Arlington Heights Knights of Columbus keep up Lenten fish fry tradition
March 4 2016 Lenten Fish Fry Pioneer Press article
Mike McNicholas of Arlington Heights fries tater tots and other meat-free dinner items in tall fryers outside of the Knights of Columbus Holy Rosary Council Lenten fish fry March 4 in Arlington Heights. (Karie Angell Luc / Pioneer Press)
“Fish fries are delicious and good for the s-o-l-e,” said Knights of Columbus trustee Mike McMahon of Des Plaines, formerly of Arlington Heights.
While sole wasn’t served March 4 at the Knights of Columbus Holy Rosary Council No. 4483 Lenten fish fry in Arlington Heights, 100 pounds of breaded fish were fried to catch about 200 people.
Toss in 130 pounds of tater tots and you have a Lenten Friday fried feast.
Catholics and people of all faiths looking for an affordable Friday night out are dining at the Knights of Columbus Hall at 15 N. Hickory Ave. in Arlington Heights.
Since Feb. 12, volunteers at the Knights of Columbus have been donating culinary talents to prepare a meal each Friday through March 18.
Declan Glynn, 2, of Arlington Heights, has a spoonful of macaroni and cheese courtesy of his mother, Kate Glynn, at the Knights of Columbus Holy Rosary Council Lenten fish fry March 4 in Arlington Heights. (Karie Angell Luc / Pioneer Press)
Many Catholics abstain from eating meat on Fridays until Easter with fish as an acceptable alternative source of protein.
“In the Catholic world, it’s a symbol of being concerned for the poor and we refrain from eating meat,” said Father Brian Simpson of St. Colette Parish in Rolling Meadows.
Proceeds from the six Lenten Friday fish fry meals benefit youth ministries and programs at St. Colette, St. Edna Catholic Church in Arlington Heights, Our Lady of the Wayside Catholic Church in Arlington Heights and Saint James Parish in Arlington Heights.
“What’s great is the Knights of Columbus get us together so that we can support the youth in our parish so that they can help those in need,” Simpson said.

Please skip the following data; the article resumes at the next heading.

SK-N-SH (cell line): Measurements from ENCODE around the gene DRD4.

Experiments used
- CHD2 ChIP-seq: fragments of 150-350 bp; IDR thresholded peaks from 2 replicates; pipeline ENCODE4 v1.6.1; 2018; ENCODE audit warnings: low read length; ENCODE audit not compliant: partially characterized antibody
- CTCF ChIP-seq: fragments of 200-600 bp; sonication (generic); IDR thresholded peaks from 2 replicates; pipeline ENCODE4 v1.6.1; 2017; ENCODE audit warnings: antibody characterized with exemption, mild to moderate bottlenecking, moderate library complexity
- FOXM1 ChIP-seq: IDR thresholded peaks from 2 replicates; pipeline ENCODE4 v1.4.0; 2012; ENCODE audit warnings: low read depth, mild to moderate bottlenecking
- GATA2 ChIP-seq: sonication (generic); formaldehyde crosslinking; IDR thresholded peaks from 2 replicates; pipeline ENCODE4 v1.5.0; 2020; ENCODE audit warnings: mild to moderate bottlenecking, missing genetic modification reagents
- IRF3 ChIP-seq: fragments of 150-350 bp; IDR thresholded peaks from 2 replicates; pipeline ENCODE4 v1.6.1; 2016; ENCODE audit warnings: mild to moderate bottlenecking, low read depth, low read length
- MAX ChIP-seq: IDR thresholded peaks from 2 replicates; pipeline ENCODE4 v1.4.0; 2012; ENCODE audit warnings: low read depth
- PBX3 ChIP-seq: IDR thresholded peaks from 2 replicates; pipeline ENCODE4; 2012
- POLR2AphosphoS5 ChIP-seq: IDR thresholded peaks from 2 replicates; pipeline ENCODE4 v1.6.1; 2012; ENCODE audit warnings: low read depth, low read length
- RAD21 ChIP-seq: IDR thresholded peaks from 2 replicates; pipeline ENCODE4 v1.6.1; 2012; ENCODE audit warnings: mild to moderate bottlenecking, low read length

Funds raised also assist Special Olympics.
Mike McNicholas of Arlington Heights is known as the “Tater Tot Man.”
“That’s what they started calling me last week!” McNicholas said, with a laugh, as he attended to a line of fired up fryers.
About 425 members belong to the Knights of Columbus Holy Rosary Council, which has a 50-year-plus history. McNicholas is a past Grand Knight.
“It brings people together,” McNicholas said of the Friday fish fry tradition. “It helps the kids for their missions and it’s a trickle-down effect.”
Dan Glynn and his wife Kate Glynn of Arlington Heights brought their twins Declan and Kaylee, 2, and daughter Coira, 4.
“We came last year and it was great,” the children’s mother said. “We like to come once a year.”
Catherine Cordell of Palatine, a 2005 Prospect High School graduate originally from Arlington Heights, worked March 4 as a bartender.
“I don’t charge priests,” Cordell said, who served a complimentary beverage to Simpson.
When Cordell wasn’t looking, Simpson quietly put the money in a container on the bar.
The Lenten fish fry is from 5:30 to 8 p.m. each Friday until March 18 at the Knights of Columbus Holy Rosary Council in Arlington Heights at 15 N. Hickory Ave.
Karie Angell Luc
Karie Angell Luc is a freelance photographer and reporter for Pioneer Press.
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